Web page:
“Few [Iranians] would accept any outsiders waging war on their behalf. They want to grasp freedom with their own hand,” said Scott Peterson, a reporter for the Christian Science Monitor who has visited Iran thirty times in the last fifteen years. Peterson was speaking at the Carnegie Endowment for International Peace, in conjunction with the Woodrow Wilson Center, to promote his new book Let the Swords Encircle Me: Behind the Headlines of Iran. He, along with moderators Haleh Esfandiari and Karim Sadjadpour, also discussed diverse topics such as the future of the Green Movement and Iran’s nuclear program.
One of the unique things about visiting Iran versus a country like the former Soviet Union, according to Peterson, is that Iranians are willing, even eager, to share their opinion about political topics with an outsider. The interactions Peterson had with Iranians, from ordinary citizens to political elites, inform his opinions on the issues currently facing Iran and on relations between Iran and the United States. “Iran is a population that is pro-American in many respects.”
Peterson said that he, “do[es] not believe the Green Movement is defeated at all, just removed from street protests.” In fact, he is considerably more upbeat about the movement’s chances than many skeptical analysts because he believes the broad support for President Khatami’s reformist movement in the late 1990s shows the Green Movement is the “majority” in the country. Threatened by the breadth of protests in 2009, the regime is now “consumed with trying to sort out its existence,” and “every single move by the government is for internal political reasons.” However, as Peterson noted, “almost every crucial event that was transformative [in Iran] was unexpected,” and he believes that a change in the Iranian government is possible in the near term. The change would likely “be an evolution, not a revolution.” However, that would not make the change any less dramatic, and the “current regime could go on for ten years, and could also change tomorrow.”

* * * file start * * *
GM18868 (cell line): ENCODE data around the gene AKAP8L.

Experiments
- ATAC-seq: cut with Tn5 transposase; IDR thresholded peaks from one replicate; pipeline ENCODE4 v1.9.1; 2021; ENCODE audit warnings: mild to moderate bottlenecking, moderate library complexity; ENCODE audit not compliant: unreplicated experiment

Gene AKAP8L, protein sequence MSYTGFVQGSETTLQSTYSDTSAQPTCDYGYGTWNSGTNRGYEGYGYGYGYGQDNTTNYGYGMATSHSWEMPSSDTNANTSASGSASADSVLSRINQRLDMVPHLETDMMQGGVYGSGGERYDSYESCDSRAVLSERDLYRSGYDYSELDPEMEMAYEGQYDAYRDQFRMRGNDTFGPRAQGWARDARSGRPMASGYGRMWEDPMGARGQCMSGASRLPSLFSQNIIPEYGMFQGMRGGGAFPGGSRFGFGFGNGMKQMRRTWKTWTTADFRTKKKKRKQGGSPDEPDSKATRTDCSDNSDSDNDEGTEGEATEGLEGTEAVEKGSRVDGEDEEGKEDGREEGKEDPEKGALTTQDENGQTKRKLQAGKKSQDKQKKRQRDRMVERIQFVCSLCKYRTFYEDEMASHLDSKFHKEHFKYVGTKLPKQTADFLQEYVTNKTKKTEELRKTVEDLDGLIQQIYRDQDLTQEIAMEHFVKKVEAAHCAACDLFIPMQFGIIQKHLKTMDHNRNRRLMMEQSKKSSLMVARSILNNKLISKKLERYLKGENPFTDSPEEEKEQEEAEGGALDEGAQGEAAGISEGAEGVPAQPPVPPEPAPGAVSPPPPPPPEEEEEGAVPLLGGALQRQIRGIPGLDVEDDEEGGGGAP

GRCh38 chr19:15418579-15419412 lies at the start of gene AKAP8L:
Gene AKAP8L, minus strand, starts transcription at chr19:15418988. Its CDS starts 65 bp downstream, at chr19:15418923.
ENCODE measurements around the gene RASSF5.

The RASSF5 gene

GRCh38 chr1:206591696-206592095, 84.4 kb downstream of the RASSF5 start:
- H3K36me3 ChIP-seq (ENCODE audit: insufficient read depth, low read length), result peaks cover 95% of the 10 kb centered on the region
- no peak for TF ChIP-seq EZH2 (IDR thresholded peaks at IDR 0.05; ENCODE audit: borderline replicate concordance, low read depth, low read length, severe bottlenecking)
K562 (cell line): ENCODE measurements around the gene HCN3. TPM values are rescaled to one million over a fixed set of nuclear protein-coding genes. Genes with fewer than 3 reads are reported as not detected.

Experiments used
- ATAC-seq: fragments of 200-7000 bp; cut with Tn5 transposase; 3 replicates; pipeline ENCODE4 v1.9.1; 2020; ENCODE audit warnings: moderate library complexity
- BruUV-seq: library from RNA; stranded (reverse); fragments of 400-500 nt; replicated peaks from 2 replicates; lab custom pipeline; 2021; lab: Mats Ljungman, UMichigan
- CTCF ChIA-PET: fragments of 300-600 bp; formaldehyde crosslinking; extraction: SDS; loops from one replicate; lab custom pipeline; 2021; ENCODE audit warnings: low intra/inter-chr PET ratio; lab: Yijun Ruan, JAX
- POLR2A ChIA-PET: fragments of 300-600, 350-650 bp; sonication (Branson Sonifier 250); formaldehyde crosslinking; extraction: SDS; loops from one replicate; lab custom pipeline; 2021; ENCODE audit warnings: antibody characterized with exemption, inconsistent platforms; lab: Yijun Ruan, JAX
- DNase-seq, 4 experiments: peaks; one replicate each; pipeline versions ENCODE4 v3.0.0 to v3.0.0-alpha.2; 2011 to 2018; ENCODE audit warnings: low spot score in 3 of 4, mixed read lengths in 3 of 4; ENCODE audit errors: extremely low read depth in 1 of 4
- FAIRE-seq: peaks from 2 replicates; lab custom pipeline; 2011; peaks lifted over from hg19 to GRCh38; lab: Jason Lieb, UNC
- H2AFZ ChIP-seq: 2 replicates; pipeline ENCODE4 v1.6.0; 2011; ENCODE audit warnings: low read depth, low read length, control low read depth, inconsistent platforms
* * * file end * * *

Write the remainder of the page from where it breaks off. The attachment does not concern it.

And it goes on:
Relations between the United States and Iran were another prominent topic in Peterson’s address. For both sides, “it is so much easier to say no,” and in the past “as soon as something positive happens… an event sets it back.” Furthermore, because the Green Movement caused such a vehement, conservative reaction from the Iranian regime, Peterson believes engagement is “probably not in the cards in the near future.” Still, despite those barriers he is adamant that “nothing can be ruled out in negotiating with Iran or dealing with Iran,” and diplomatic efforts between the two sides was crucial.
Regarding the nuclear program, Peterson believes that the “regime has not made the decision to go for nuclear weapons at the current moment.” At the very least, Iranian elites are interested in being “one screw away” from having a nuclear weapon, while not necessarily committing to building a working bomb, which many within the intelligence community believe would take years to complete. But, Peterson warned, threatening rhetoric from the United States and Israel only increases the likelihood that Iran will go nuclear. “The determining factor is what comes from Washington and Tel Aviv. If you continue to bang the war drum, [Iran] might decide they need a nuke.”